The most commonly used piezoelectric sensors and actuators are laminated piezoelectric composites consisting of multiple layers, each layer having particular properties. Several studies have investigated the behavior of piezoelectric laminated composite structures. Robins and Reddy [4] investigated the static and dynamic interaction of the piezoelectric layer and the substructure layer of a clampedfree beam using Reddy’s generalized laminated plate theory. Lee and Saravanos [5] developed a finite element formulation for a beam element with linear shape function. They discovered that there is a significant coupling between thermal and piezoelectric effect in the open circuit. Mukherjee and Chaudhuri [6] investigated the large deformation effect of piezoelectric composite materials. They compared the linear and nonlinear behavior of the carrier considering large deformations. Li et al. [7] studied the displacement of heterogeneous piezoelectric bimorph beam. They introduced a direct analytical solution to predict the displacement distribution in a heterogeneous piezoelectric bimorph beam. Varelis and Saravanos [8] analyzed the stability of piezoelectric shells under thermal loading. They derived formulation of constitutive equation of plates in curvilinear coordinate. The static bending, free vibration and dynamic response of FGPM actuators was analyzed by Yang and Xiang [9]. The comparison between Euler–Bernoulli and Timoshenko beam theories illustrates that Timoshenko beam theory predicts large displacement. Xiang and Shi [10] investigated an FGP sandwich beam under thermal and electrical loading based on piezoelasticity theory. They found out that the electromechanical coupling must not be disregarded while the piezoelectric coefficient of the material is large. Behjat et al. [11] studied the static bending, free vibration and dynamic reaction of piezoelectric plates using the finite element method under mechanical and electrical loading. Nonlinear behavior of FGPM plates were studied using FEM under various loadings by Behjat and Khoshravan [12]. Lezgy et al. [13] introduced a new FE model for static, free vibration, and dynamic analysis of FGM piezoelectric beams using beam elements. Based on the strain gradient theory and Timoshenko beam theory, a size dependent beam model is developed by Li et al. [13]. A model for simulating FGPM harvesters was introduced by Amini et al. [14]. They found that the variation of power law index affects the sensory voltage and power of harvester. The threedimensional ElementFree Galerkin method was developed by Mikaeeli and Behjat [15] in order to investigate the static behavior of thick FGPM rectangular plate with arbitrary material properties. They investigated the deformation, electric potential and electric field in the functionally graded piezoelectric plates. Nourmohamadi and Behjat [16] studied the static bending of FGPM plates under (thermoelectromechano) loading and different boundary conditions in order to find the specific volume fraction index that can be used in design of functionally graded piezoelectric plates. They discovered that there is a specific volume fraction index in which the plate deflection is maximized or minimized under thermal and electrical loading. Dai et al. [17] studied distribution of temperature, displacement, and stress of a rotating disk in the constant angular velocity under a coupled hygrothermal field by using a new numerical method. Bodaghi et al. [18] studied the effect of geometrical nonlinearity and mechanical and thermal loadings on the active control of dynamic response of simply supported functionally graded beams under blast pulses using piezoelectric sensors and actuators. They found out that power law indices of FGP sensor and actuator can play a significant role. Bodaghi et al. [19] introduced the thermomechanical behavior of composite plates and used a new formulation. Kamarian and et al. [20] investigated free vibrations analysis of the FGSCNTR beams rested on Pasternak and studied the influences of four parameters in the CNT volume fraction relation on the natural frequencies. Salim et al. [21] investigated the thermal vibration of SMAHC cylindrical shells and found out that the orientation of SMAs in the layers plays an effective role in vibrations of SMAHC shells under thermal environments. Shen and Yang [22] investigated the large amplitude vibration of FGFRC laminated beams and they found out that, temperature variation has a moderate effect on the natural frequencies of the hybrid laminated beam. Huang, Ding, and Chen [23] presented the analytical solutions for a functionally graded actuator subjected to constant electric potential for the twodimensional plane stress problem. Pietrzakowski [24] discussed the comparison of changes in both the natural frequencies and resonant amplitudes depending on the PZT gradation. It was also seen that this actuator layers give a satisfactory operational effectiveness of the control system. Satyajit and Ray [25] investigated the geometrically nonlinear dynamic response of functionally graded laminated composite plates, where the numerical results showed that unlike the conventional laminated composite plates, the variations of stresses across the thickness of the FG laminated composite plates are smooth and continuous. Wu and Liu [26] introduced a semianalytical method for three dimensional analyses of composite FGPM plates and shells. Ridha et al. [27], employed a higher order shear deformation beam formulation having three variables without using of shear correction factor in order to analyze forced vibrational of shear deformable functionally graded (FG) nanobeam under partial dynamical load, consequently they found out as the dynamical force moves away from the beam edges, the dynamical deflections increase.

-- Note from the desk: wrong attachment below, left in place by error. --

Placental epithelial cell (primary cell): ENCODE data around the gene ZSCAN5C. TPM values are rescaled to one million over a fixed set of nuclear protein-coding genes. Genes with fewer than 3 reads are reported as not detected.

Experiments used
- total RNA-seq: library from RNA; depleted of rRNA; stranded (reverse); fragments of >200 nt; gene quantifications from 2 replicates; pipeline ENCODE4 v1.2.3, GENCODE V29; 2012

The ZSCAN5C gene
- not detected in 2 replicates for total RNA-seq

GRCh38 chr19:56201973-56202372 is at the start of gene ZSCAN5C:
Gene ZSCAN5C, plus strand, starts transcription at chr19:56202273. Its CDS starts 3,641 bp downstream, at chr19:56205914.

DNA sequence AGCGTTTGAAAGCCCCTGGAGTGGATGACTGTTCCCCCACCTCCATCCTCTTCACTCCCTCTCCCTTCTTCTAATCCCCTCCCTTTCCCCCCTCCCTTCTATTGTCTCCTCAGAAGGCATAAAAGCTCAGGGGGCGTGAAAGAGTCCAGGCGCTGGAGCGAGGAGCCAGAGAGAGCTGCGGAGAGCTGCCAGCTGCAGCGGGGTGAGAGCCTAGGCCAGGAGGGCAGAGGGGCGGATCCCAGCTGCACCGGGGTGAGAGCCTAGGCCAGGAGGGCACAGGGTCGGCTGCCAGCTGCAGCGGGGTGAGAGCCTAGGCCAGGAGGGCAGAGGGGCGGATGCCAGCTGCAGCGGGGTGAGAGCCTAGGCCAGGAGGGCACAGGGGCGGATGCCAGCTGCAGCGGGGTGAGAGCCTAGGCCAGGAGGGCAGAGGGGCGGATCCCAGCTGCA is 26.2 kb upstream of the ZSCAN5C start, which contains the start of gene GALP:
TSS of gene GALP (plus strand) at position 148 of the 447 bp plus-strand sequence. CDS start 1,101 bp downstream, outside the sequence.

Ridha et al. [28] investigated nonlinear thermal stability behaviors of elastic nanobeams with piezomagnetic properties. They employed Nonlocal theory for mathematical formulating and they found that the buckling temperature reduced via higher rates by increase of piezoelectric constituent volume. Jahanghiry et al. [29] studied the mechanical behavior of an FGM microgripper under the effect of DC voltage and temperature variation the found that the static pullin voltage of the FGM microgripper, which is initially subjected to the initial temperature variation, decreases by increasing the ceramic volume, and instability occurs at lower DC voltage. Maleki and Mohammadi [30] investigated study effect of piezoelectric patches and crack parameters on stability of the cracked FGM columns their Results show that the crack significantly reduces buckling load of the column.